by Danny Bell
Here’s a riddle: where should you unit test your React components?
The browser is an OK choice. It’s probably “easy,” in that you are already writing browser-targeted code. But for unit tests that are going to be run thousands of times, you lose a lot of cycles moving pixels around.
Well, alright, you could run them on NodeJS. React has a TestRenderer utility letting you render a self-contained component tree, independent of any DOM. Here is where we run into a problem: all the ClojureScript wrappers around React watch atoms, and they only set up their watches when mounted onto a DOM. TestRenderer is convenient, but a DOM it ain’t. So we have nowhere to mount (and then test) our components.
So we don’t want to pay for a DOM, but…we need one.
Enter jsdom, a NodeJS implementation of the DOM. jsdom differs from Phantom or Slimer in that it doesn’t “render” (at least, not in the layout sense. In the React sense, it updates just fine). You can take screenshots with Phantom, but this will be sleeker.
A Bridge Too Far
Before we begin, let’s consider what we’re contemplating here. A minute ago, we were humble ClojureScript developers, churning out interactions with Reagent and API calls. Now we’re talking about:
- switching from our normal browser mindset to NodeJS
- pulling in a NodeJS library
- making a build for our tests that can run in jsdom
- injecting our tests into jsdom’s sandbox
- and it would be nice if we could get everything running automatically
The first order of business is setting up a mock project:
lein new reagent browserless-test
Next we’ll want to make some basic components to test. Make a new file browserless-test/src/cljs/browserless-test/components.cljs:
Great, it’s practically a todo app! On to testing.
Let’s take a breather and survey. We are building a bridge from our source, to our tests, to our build system, to NodeJS, to jsdom. What should we work on first?
We are Clojure developers. We like REPLs. So NodeJS it is.
If we don’t already have them: brew install node/npm (apt-get install node/npm on Linux)
We can now install jsdom. Create a package.json in the main directory:
We could have included jsdom and some version number in the dependencies, but why settle for less than the best? Grab the latest version of the library:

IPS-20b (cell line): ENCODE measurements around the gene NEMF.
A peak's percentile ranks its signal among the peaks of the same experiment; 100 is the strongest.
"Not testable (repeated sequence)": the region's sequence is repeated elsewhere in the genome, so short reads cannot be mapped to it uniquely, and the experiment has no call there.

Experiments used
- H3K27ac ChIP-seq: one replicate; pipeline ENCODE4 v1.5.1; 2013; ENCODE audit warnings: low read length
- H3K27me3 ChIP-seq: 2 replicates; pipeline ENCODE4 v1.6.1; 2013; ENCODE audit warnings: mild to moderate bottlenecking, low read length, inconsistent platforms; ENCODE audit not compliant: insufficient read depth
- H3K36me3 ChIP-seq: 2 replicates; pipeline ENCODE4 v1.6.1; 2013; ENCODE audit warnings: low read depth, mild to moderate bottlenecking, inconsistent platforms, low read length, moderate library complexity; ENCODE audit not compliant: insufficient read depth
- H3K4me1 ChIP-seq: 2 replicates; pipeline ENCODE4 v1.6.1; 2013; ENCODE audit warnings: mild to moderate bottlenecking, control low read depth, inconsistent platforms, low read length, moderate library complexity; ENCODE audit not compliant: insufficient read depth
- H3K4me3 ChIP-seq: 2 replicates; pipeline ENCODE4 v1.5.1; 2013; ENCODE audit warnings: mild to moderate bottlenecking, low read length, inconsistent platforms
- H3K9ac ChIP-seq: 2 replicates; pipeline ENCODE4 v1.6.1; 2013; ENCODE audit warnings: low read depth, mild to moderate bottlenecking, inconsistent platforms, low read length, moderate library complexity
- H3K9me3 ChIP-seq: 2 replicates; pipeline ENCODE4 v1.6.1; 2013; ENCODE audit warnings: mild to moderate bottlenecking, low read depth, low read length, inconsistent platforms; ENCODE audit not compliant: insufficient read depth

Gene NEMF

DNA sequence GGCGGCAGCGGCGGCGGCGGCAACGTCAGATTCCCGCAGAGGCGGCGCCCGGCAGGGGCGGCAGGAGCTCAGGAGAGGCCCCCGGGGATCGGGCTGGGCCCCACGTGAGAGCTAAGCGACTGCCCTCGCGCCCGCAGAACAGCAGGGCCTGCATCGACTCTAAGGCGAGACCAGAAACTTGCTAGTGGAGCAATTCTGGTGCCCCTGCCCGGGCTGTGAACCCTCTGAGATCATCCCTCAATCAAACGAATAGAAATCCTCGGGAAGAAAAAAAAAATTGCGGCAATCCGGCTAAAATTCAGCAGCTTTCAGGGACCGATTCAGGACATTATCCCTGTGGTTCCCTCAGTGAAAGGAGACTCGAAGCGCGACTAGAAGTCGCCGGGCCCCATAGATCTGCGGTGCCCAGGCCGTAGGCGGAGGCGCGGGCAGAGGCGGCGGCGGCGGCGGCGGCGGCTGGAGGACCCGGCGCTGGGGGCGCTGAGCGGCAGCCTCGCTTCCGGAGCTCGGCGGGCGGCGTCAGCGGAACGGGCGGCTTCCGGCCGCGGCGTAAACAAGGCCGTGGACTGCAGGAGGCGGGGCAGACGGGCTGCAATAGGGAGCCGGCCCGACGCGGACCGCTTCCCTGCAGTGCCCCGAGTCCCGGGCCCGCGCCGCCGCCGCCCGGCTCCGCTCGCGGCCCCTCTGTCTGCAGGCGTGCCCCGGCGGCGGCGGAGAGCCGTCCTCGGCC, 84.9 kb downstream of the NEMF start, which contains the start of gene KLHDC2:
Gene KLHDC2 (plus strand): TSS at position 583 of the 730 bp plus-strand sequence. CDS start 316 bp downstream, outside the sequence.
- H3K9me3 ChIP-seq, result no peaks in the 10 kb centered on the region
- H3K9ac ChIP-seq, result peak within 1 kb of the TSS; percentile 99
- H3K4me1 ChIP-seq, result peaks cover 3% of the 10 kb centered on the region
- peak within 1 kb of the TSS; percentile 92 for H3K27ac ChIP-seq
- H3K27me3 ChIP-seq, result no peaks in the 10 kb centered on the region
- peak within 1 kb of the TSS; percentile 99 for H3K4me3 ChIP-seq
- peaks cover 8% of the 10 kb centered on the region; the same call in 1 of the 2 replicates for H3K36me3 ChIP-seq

(The –save-dev option saves the downloaded version metadata to package.json)
Trouble is, we don’t have any code to run yet! Wasn’t there something about tests?
We are close to joining the two ends of the chain. The next step from our code-runner is the code-builder, or, our build tools.
Leiningen and project.clj
We’re going to want a separate :test build in our project.clj, otherwise we’d have our tests in the production build. It would also be nice if our :test build compiled to one file to make it easy to inject.
The relevant portion of project.clj:
This is a good place to mention James Leonis’s excellent treatment of :cljsbuild in project.clj. Here are the takeaways for our project, in order of keys:
- The compiler will look in the same directories as other builds, but also “test/cljs”
- The output file will begin execution in the browserless-test.components-test-runner namespace (we need to write that)
- The output file will be placed in target/cljsbuild/dom-test/test.js, relative to the project directory. This is the path we should place in our loadAndAppend function in our NodeJS script.
- The output-dir…well, what is the output-dir? Didn’t we just set a destination for our output? output-dir is just a directory the compiler uses for extra files. The gotcha here is that it must be different from other builds.
- :optimizations are set to simple. This is passed to the Closure compiler, and will combine all compiled js into one file. This is very important because our “way in” to running code in jsdom’s DOM is through direct text injection: We’re literally setting the contents of a
<script> tag. The alternative—a bunch of dependency-ordered calls to the “server” for different .js files—would be much harder to marshal.
Did you notice anything missing? We have no :target :nodejs entry, even though test.js will be running on NodeJS. jsdom has a sandbox to emulate the browser, so our tests target the browser.
We are now in a position to write some tests, which will be compiled, injected, and run. We promised Leiningen that we’d start something off from test/cljs/browserless_test/components_test_runner.cljs, so let’s open that up:
It looks…like a normal test file. In the interest of space, we won’t say much about the actual tests. Instead, let’s try something interesting.
If we create a dummy .html file in our project’s root directory:
and then go to our project.clj and change the output-to value of our :js-dom-test build:
Once we restart any running lein autocompile to adjust to the new entry, we can navigate to the appropriate file:///home/…/browserless-test/index.html URL and see our tests rendered in front of our eyes. A natural workflow suggests itself: develop tests with the aid of the browser then run them headlessly. We can enhance this with tools like figwheel or devcards, but that’s beyond the scope of this article.
There remains but one more piece: to get our tests running on every compile.
cljsbuild has a nifty build option called :notify-command. Given a shell command (as a vector of strings, shown below), cljsbuild will call it after every compile, successful or not.
Replace the last line in node-unit-tests.js with this:
Restart lein cljsbuild auto js-dom-test, and you’re off to the races.
Danny Bell always wanted to use the Force, but he settled for Clojure instead. He’s worked for multiple startups in online video, enterprise systems management, distance education, insurance, financial modeling, credit, and bespoke monitoring.